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Joe Hand Promotions Inc. v. Spain

United States District Court, D. Arizona

August 4, 2016

Joe Hand Promotions Incorporated, Plaintiff,
Shelley L Spain, et al., Defendants.


          Honorable Stephen M. McNamee Senior United States District Judge

         Pending before the Court is Defendants’ Motion for Summary Judgement. (Doc. 30.) Plaintiff has responded and the motion is fully briefed. (Docs. 32, 33.) Pursuant to the Case Management Order, the scope of the motion for summary judgement is limited to the issue of the Internet defense.[1] (Doc. 24) The Court will grant the Motion.


         Defendant Axe Capoeira (“Axe”) is a small local martial arts and dance studio located in Tempe, Arizona. (Doc. 30-2 at ¶2.) At the time of the events giving rise to this lawsuit, Axe was owned by Axe Capoeira Arizona, LLC, a company in which Defendant Julius L. Spain had an ownership interest.[3] (Id.) On February 1, 2014 Axe exhibited Ultimate Fighting Championship 169: Renan Barao v. Urijah Faber (“the Program”) via the Internet using an Xbox device. (Id. at ¶3.) Axe did not advertise that the Program was being shown that evening. (Id. at ¶6.) “It was . . . shown at a social gathering that was taking place at the establishment outside the normal operating hours. There were students present at the time and kids.” (Id.) An investigator sent by the Plaintiff observed 22 people at the gathering. (Doc. 32-2.) There was no cover charged to access Axe during the showing and the gathering did not generate revenue. (Doc. 30-2 at ¶6.)

         Plaintiff Joe Hand Promotions, Inc. (“Joe Hand”), pursuant to a contract with Zuffa, LLC d/b/a Ultimate Fighting Championship (“UFC”), had exclusive nationwide commercial closed circuit television distribution rights to the Program. (Doc. 32-4 at 10.) According to the contract, UFC retained its absolute rights to show the Program to “residences, hotel rooms, dormitories, military base residential living, and all similar locations, via any and all means and modes of pay-per-view television, Internet, wireless, broadband, and all other means or modes now known or hereafter developed.” (Id. at 11) Defendants purchased the Program from the website UFC.TV for $48.72. (Doc. 32 at 4.) Plaintiff brought this lawsuit asserting Axe’s display of the Program was unlawful under 47 U.S.C. §§ 553 and 605. (Doc. 1.)[4]

         A Rule 16 Case Management Conference took place on August 13, 2015 before Judge David G. Campbell. (Doc. 23.) Thereafter, the Court issued a Case Management Order that directed the Parties to conduct discovery and file a motion for summary judgement on the narrow issue of whether Defendants’ streaming of the program over the Internet constitutes a valid defense to Plaintiff’s claims (i.e. the Internet defense). (Doc. 24.) The order stated that if the case should survive summary judgement on the Internet defense, a second case management hearing would take place to discuss the next steps of discovery. (Id.) Subsequently, the matter was reassigned to this Court.


         A court must grant summary judgment if the pleadings and supporting documents, viewed in the light most favorable to the nonmoving party, “show that there is no genuine issue as to any material fact and that the moving party is entitled to judgment as a matter of law.” Fed.R.Civ.P. 56(c); see Celotex Corp. v. Catrett, 477 U.S. 317, 322-23 (1986); Jesinger v. Nevada Fed. Credit Union, 24 F.3d 1127, 1130 (9th Cir. 1994). Substantive law determines which facts are material. See Anderson v. Liberty Lobby, 477 U.S. 242, 248 (1986); see also Jesinger, 24 F.3d at 1130. “Only disputes over facts that might affect the outcome of the suit under the governing law will properly preclude the entry of summary judgment.” Anderson, 477 U.S. at 248. The dispute must also be genuine, that is, the evidence must be “such that a reasonable jury could return a verdict for the nonmoving party.” Id.; see Jesinger, 24 F.3d at 1130.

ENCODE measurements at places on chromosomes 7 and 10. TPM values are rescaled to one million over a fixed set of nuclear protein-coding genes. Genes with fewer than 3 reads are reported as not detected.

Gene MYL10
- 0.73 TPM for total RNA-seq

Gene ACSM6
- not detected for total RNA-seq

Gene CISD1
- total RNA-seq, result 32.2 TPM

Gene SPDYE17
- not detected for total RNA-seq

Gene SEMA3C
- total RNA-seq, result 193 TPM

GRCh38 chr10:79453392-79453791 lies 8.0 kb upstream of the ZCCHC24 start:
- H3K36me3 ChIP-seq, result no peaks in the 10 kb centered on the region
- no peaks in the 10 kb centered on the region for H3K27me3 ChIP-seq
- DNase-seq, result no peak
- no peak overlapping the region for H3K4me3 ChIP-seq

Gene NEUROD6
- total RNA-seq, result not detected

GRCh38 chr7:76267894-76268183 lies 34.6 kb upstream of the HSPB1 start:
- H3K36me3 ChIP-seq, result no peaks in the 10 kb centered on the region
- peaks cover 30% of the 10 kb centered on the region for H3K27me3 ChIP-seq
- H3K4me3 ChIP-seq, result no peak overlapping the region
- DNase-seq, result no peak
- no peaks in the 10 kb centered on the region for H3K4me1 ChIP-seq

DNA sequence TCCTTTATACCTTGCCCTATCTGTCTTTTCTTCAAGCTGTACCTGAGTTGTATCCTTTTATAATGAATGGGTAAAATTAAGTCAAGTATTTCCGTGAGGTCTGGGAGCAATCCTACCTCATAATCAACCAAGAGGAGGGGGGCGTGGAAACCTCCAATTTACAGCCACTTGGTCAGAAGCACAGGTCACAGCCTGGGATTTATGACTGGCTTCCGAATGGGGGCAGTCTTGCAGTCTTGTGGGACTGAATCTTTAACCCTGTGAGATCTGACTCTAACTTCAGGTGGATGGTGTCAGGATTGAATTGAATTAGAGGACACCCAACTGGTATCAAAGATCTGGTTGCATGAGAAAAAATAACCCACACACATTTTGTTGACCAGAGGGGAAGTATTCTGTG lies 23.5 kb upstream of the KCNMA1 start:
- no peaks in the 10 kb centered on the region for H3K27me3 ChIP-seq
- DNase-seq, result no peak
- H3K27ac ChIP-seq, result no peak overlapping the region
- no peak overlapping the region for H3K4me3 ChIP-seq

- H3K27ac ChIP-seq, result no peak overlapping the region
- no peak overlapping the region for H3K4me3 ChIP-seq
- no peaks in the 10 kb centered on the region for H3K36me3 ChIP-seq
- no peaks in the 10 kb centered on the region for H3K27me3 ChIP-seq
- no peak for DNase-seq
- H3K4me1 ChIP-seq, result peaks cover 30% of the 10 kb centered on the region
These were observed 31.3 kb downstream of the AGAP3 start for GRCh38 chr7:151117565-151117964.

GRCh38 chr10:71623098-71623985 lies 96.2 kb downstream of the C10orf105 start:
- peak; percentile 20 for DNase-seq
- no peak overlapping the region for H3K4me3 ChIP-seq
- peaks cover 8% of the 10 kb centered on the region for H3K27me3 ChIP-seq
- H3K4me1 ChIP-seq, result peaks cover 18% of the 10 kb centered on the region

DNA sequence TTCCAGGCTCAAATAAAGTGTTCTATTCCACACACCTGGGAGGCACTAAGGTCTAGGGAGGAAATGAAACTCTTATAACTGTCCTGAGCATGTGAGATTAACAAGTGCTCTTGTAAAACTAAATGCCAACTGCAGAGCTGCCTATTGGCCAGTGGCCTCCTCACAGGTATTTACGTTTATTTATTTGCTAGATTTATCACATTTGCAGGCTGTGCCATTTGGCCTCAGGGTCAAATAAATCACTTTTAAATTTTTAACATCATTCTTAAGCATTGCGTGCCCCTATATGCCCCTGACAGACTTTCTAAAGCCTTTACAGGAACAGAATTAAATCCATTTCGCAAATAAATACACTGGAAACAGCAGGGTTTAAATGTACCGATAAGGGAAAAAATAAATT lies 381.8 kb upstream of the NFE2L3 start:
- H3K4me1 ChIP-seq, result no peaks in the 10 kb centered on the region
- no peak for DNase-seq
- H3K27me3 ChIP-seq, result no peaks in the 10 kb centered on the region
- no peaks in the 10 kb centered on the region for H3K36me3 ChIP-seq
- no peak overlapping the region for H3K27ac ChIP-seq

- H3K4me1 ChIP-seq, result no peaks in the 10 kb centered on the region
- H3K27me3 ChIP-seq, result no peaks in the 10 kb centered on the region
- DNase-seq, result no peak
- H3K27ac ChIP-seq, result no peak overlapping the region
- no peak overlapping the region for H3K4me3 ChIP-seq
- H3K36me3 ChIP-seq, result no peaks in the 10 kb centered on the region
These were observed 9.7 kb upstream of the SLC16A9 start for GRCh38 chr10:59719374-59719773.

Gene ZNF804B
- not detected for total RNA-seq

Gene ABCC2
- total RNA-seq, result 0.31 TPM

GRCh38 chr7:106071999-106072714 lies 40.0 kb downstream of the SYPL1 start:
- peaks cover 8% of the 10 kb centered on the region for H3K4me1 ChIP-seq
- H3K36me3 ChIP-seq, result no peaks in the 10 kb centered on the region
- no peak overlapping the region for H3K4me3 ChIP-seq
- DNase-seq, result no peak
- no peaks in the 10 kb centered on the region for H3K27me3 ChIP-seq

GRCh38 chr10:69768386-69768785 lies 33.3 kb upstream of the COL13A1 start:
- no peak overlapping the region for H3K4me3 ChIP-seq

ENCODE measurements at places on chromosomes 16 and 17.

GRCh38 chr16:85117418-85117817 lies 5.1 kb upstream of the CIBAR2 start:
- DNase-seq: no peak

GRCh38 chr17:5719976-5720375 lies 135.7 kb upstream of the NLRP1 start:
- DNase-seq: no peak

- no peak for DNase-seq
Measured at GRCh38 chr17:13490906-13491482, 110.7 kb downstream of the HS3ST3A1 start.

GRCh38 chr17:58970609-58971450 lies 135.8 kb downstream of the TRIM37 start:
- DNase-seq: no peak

A principal purpose of summary judgment is “to isolate and dispose of factually unsupported claims.” Celotex, 477 U.S. at 323-24. Summary judgment is appropriate against a party who “fails to make a showing sufficient to establish the existence of an element essential to that party’s case, and on which that party will bear the burden of proof at trial.” Id. at 322; see also Citadel Holding Corp. v. Roven, 26 F.3d 960, 964 (9th Cir. 1994). The moving party need not disprove matters on which the opponent has the burden of proof at trial. See Celotex, 477 U.S. at 323-24. The party opposing summary judgment need not produce evidence “in a form that would be admissible at trial in order to avoid summary judgment.” Id. at 324. However, the nonmovant “may not rest upon the mere allegations or denials of [the party’s] pleadings, but . . . must set forth specific facts showing that there is a genuine issue for trial.” Fed.R.Civ.P. 56(e); see Matsushita Elec. Indus. Co., Ltd. v. Zenith Radio Corp., 475 U.S. 574, 585-88 (1986); Brinson v. Linda Rose Joint Venture, 53 F.3d 1044, 1049 (9th Cir. 1995).

         III. ANALYSIS

         47 U.S.C. § 553(a)(1), governing the unauthorized reception of cable services states:

No person shall intercept or receive or assist in intercepting or receiving any communications services offered over a cable system, unless specifically authorized to do so by a cable operator or as may otherwise be specifically authorized by law.

(emphasis added).

         47 U.S.C. § 605, governing the unauthorized publication or use of ...

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